Because the most wonderful thing about dessert is that there are so many different kinds (even if you narrow it down to just one category of desserts--like my favorite, cookies). You can find examples to fit almost every flavor preference...and if it doesn't exist yet, the perfect recipe can be created! Chances are, everyone you know has a favorite dessert. And chances are also pretty high that many of the people you know have a different favorite than you. But when we share our favorite treats with each other, we not only grow closer in those shared experiences, but we get a little taste (quite literally) of what makes the other person who they are.

That's also the most wonderful thing about books. There are stories about so many different experiences. Tales from every culture and point of view. And when we share those perspectives with each other through our books and stories, we get a little taste (metaphorically speaking) of what makes "them" special. (Because as much as we want to pretend we can ignore an "us vs. them" mindset, those who are honest with ourselves will admit that we cannot help but see those who are unfamiliar as "them" or "other.") And if the books that contain these "other" stories aren't published yet (perhaps YOUR experience is one that is missing from the big picture!), there is always room on the bookshelf for more. Sadly, the world sometimes fights against the need for these books, but make no mistake: we need all of the stories. Because all voices matter. All experiences matter. All people matter. Even you. Even me. Even "them."

We need these diverse books, just as much as we need diversity in our dessert menu. Not just because you would personally miss them if the world didn't have your favorite chocolate chip cookies. Or gingerbread. Or flan. Not just because people (especially children!) need to be able to see themselves represented in the books they find on the library shelves. This variety is also important because desserts are a fun way to explore new flavors, and because books are an essential way to discover new outlooks. You might miss out on a new favorite treat if you never get to experience the sweet nuttiness of baklava or the syrupy, creamy decadence of gulab jamun. And you might miss a connection with that neighbor who seems a little different or fail to appreciate the beauty of your best friend's cultural celebrations if you never have a chance to explore the world through their perspectives.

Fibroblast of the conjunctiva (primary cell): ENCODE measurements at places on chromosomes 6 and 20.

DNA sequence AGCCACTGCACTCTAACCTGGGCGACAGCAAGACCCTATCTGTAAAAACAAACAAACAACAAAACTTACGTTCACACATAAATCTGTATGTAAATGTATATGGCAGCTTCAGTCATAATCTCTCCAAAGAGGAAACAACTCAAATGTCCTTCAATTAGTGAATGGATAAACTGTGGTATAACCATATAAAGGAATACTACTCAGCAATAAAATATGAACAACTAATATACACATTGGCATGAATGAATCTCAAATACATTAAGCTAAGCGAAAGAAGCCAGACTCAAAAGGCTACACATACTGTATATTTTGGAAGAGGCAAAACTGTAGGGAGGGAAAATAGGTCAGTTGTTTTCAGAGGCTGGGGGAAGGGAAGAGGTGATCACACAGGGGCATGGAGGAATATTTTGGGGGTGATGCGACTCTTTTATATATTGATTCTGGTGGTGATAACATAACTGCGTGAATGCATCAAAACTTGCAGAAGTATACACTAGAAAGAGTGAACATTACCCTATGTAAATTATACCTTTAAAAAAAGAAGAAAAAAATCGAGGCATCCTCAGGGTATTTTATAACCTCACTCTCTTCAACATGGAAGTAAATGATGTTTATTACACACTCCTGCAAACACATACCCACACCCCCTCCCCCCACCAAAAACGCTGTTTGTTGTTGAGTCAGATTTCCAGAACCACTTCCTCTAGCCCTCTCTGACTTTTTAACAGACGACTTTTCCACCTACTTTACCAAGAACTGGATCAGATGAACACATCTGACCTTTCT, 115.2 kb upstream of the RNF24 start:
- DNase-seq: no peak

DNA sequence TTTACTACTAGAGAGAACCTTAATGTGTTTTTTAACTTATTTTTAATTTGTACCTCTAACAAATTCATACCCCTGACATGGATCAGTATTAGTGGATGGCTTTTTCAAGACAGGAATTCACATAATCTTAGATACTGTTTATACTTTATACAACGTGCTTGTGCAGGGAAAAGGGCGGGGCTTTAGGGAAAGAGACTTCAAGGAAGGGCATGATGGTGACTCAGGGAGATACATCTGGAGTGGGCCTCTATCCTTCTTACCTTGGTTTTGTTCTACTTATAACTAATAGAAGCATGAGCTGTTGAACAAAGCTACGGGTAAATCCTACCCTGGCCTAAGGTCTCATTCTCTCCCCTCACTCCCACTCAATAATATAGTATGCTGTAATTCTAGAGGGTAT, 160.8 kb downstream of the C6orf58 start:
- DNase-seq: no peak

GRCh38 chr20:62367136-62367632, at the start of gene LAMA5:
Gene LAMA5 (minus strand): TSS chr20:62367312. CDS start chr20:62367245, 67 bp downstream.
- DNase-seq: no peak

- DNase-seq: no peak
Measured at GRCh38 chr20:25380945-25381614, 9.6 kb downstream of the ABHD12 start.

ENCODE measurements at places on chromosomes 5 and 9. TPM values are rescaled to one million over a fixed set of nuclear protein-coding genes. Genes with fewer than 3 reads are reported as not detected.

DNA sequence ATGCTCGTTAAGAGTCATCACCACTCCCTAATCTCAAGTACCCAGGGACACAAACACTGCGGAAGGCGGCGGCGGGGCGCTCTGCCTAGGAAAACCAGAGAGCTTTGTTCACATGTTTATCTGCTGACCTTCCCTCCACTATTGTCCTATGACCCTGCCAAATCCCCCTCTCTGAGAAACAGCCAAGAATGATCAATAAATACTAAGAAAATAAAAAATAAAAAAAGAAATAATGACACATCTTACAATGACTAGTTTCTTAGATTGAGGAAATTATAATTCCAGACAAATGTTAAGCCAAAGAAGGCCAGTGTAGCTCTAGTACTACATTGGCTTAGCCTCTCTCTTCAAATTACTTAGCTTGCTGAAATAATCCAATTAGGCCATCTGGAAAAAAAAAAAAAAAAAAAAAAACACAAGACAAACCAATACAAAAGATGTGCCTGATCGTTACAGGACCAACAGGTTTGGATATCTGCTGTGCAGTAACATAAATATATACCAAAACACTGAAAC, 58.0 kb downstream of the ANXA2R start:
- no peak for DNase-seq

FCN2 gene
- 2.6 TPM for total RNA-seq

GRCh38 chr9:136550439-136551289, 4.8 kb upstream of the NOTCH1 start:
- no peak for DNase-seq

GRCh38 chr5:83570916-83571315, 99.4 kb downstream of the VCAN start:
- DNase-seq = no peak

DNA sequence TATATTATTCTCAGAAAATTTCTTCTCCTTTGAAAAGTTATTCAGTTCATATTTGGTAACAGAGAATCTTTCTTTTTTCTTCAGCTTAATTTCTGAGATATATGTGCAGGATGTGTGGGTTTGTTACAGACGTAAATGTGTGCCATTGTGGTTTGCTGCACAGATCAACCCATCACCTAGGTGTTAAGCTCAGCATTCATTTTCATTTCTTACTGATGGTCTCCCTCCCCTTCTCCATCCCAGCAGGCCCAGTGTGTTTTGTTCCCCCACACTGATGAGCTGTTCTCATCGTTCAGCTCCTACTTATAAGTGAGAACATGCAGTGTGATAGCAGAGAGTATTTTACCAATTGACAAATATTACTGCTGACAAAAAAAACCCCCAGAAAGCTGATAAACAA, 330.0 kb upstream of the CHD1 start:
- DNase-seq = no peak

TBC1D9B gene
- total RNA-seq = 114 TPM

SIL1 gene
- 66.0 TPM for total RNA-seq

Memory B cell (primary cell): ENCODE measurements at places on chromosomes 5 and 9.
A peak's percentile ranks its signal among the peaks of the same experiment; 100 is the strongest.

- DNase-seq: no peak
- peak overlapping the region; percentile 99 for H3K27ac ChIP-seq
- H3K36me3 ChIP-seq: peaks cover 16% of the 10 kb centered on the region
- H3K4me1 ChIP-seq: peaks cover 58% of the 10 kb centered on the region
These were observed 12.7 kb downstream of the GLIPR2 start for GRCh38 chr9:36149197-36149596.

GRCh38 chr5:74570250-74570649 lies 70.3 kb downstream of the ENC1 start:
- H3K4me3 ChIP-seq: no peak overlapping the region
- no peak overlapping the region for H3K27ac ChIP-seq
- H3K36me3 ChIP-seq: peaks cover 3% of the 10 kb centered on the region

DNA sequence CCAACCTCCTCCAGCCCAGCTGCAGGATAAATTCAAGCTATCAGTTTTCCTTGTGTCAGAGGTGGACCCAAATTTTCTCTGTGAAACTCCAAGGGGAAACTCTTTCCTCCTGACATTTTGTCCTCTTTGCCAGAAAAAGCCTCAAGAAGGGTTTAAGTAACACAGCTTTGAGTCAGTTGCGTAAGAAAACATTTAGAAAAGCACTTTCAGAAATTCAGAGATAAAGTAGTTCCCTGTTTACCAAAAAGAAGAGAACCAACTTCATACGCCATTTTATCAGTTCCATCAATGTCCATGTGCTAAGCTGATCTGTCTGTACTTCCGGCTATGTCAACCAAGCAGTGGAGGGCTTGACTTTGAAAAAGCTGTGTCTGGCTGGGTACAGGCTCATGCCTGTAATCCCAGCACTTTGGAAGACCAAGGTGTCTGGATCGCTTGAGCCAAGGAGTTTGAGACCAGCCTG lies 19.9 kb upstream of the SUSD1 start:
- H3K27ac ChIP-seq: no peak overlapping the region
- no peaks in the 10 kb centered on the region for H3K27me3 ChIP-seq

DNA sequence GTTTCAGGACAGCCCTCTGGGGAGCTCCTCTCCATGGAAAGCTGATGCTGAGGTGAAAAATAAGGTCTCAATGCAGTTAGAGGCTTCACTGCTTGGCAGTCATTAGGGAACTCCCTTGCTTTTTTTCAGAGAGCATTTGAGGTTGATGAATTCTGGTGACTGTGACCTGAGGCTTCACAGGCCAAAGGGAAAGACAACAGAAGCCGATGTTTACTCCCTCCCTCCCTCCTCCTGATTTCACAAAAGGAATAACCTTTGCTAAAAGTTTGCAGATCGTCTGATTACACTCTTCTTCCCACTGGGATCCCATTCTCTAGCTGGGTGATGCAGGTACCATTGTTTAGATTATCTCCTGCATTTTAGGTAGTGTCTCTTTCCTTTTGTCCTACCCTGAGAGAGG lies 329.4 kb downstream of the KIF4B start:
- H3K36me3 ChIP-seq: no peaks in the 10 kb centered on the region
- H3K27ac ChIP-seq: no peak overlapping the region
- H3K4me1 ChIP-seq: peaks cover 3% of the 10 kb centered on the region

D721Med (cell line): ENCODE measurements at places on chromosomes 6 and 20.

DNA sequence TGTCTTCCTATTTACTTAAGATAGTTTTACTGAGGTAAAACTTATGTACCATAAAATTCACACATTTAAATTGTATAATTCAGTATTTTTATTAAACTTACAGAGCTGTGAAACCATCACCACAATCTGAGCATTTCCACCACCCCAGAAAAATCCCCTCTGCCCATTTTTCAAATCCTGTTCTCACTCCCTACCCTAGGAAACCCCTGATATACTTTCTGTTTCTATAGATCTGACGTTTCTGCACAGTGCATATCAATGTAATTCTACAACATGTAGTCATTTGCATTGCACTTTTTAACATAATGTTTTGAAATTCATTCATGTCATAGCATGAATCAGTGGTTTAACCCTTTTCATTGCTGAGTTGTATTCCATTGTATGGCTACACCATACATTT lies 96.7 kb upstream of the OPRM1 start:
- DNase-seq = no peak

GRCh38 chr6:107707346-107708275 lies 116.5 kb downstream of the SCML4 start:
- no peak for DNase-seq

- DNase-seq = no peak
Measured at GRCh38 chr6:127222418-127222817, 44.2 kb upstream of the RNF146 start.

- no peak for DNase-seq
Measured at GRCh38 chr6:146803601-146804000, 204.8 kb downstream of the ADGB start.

You might, like me, discover something new about yourself. I was in my 40s before I discovered, though reading things written by autistic authors (and then going through testing and consultation with first a therapist and then a psychiatrist for confirmation--although I absolutely believe self-diagnosis is perfectly valid for neurodivergence) that I am autistic too. And as soon as I discovered that I was autistic, so many things in my life just clicked into place. Suddenly, the world made sense in a way it never had. But I would never have even looked if I didn't have the opportunity to explore the world through a voice I thought would be completely separate and "other" from my own.

You might, like so many others, discover that the "other" voices you're experiencing in the stories you read truly are different and unique from your own perspective. (Not every story is yours, and that's okay!) But in stepping into that POV for a moment, until you hit "The End" and close the book, you may discover that the "other" you dreaded, or even detested, is not so different from you after all. You may discover common ground that allows you to form deep and lasting friendships. And they might be able to understand you better as well.

Not every story is for every person. You may pick up a book and discover by the end of chapter one that it simply isn't for you. That's okay. Put it back on the shelf for the person who needs it. But it's important to keep sampling new and different things from time to time. And to make space on the shelf for those stories that haven't yet been told (or that aren't told enough)! Because ultimately, our stories are the only things we have that can truly bring us together.

With that in mind, today I'm sharing two different cookie recipes. Both were recipe requests from the same person.** If you would like a printable PDF version of these recipes, there is a link to an index for all #KidLitConfections recipes at the bottom of this page. The current password for printing is WeNeedDiverseBooks

The first recipe, Cilantro & Lime Cookies, was very difficult for me to create because I'm one of those people for whom cilantro tastes like soap. So I couldn't (and frankly didn't want to) taste test these. But with a bit of trial-and-error, and a LOT of willing taste-test volunteers who love cilantro, I was able to create a recipe that was universally declared a winner by every cilantro-loving taste-tester in my sample group. I can't attest to the deliciousness of these cookies. They simply aren't designed for me.